Race Matters in the Classroom

Wabash Center Blog Series: "Race Matters in the Classroom"

Posts from 2014 to 2017

This blog was started in response to the need for a forum on race and teaching theology and religion in the wake of the August 2014 shooting of Michael Brown and subsequent protests and police response in Ferguson, Missouri. We have purposively framed the blog more broadly than this single incident.

Teaching for racial and social justice, dismantling the structures of white privilege in academia, and diversifying the faculty, the students, and the canon, are abiding concerns of the Wabash Center and many of our colleagues in the WabashNation.

See as well: "Race Matters Teaching Tactics" -- Published by ARTS Online
Nine contributors to the Wabash Center's “Race Matters” blog contribute short teaching tactics they have used to help students engage difference in meaningful ways.

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While teaching at the University of Johannesburg in South Africa, I was traveling with a local colleague to an engagement.  Along the way, I ribbed him concerning some native cultural idiosyncrasy; at which point he turned to me in jest calling me “just another imperial gringo.”  Although a humorous retort ...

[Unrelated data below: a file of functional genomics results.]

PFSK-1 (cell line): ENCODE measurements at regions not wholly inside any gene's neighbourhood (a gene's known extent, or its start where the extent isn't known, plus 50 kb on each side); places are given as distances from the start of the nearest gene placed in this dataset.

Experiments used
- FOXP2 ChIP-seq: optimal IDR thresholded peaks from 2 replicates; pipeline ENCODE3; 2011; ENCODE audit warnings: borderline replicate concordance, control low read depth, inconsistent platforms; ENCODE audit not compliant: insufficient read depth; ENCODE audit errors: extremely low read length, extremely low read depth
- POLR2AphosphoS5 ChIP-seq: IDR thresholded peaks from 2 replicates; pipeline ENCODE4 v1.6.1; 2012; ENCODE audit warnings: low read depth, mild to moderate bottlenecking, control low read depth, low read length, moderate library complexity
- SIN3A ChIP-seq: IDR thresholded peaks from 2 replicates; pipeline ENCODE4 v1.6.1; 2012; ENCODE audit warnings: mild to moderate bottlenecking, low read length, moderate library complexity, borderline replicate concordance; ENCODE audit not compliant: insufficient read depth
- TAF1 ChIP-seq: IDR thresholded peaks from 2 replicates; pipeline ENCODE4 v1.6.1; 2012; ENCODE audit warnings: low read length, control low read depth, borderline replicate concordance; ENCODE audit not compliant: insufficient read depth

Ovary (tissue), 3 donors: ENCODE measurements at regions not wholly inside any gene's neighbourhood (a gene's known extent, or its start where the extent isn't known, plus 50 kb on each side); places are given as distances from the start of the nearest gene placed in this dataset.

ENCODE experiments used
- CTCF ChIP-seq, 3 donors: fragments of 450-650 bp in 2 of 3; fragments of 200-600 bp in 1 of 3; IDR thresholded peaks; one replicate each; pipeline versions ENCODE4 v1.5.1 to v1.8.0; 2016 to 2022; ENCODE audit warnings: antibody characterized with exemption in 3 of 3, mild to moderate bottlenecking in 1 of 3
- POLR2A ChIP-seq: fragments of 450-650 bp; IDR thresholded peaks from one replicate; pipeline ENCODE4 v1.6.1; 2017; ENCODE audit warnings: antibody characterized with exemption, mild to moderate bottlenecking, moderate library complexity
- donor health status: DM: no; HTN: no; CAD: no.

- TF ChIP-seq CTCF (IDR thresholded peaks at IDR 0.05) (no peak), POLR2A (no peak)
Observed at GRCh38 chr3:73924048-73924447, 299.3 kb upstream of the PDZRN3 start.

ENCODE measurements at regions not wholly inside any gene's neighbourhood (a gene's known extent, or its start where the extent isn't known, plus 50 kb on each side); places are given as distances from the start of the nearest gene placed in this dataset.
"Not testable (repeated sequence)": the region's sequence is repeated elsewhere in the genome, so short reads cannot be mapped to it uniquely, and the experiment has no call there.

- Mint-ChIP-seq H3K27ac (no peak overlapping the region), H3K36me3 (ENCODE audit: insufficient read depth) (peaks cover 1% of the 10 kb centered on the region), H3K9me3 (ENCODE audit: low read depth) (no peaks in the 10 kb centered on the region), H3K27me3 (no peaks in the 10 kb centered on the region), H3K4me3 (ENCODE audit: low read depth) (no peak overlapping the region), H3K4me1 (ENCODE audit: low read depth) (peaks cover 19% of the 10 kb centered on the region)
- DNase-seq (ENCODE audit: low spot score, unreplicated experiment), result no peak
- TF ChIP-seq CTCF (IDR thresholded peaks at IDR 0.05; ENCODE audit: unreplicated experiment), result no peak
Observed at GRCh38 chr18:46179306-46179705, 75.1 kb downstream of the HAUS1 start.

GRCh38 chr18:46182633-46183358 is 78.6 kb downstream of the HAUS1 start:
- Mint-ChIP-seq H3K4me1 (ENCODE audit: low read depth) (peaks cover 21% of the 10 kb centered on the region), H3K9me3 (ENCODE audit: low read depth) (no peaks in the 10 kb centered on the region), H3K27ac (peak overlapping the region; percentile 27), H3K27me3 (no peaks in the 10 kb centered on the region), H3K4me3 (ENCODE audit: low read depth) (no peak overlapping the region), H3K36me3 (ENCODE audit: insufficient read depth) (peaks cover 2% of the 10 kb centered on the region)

As I followed the #FergusonSyllabus twitter conversation just before this semester began, I considered ways to address race in a new way in my pastoral care course.  Unmasking structures of suffering and developing anti-racist pastoral care practices are already important to both my research and my pedagogy.  What is different ...

“The asceticism of teaching is the willingness to teach the students you have rather than the students you wish you had.” The rigor and conviction of Patricia O’Connell Killen’s claim about teaching as a practice has impacted my approach to the classroom more than anything else in the ...

Due to the racial and religious homogeneity of my institution, which is predominantly white and Christian (the University of Findlay, in rural Ohio), I have unconsciously focused on issues of greatest concern to my students, especially in the beginning of my teaching career – and this has not included race. This ...

The Ferguson story reminds me of the “Rashomon Effect,” named for late Japanese movie director Akira Kurosawa’s film Rashomon. In the film a crime witnessed by four individuals is described in four mutually contradictory ways. The Rashomon Effect is contradictory and often has opposing interpretations of the same event ...

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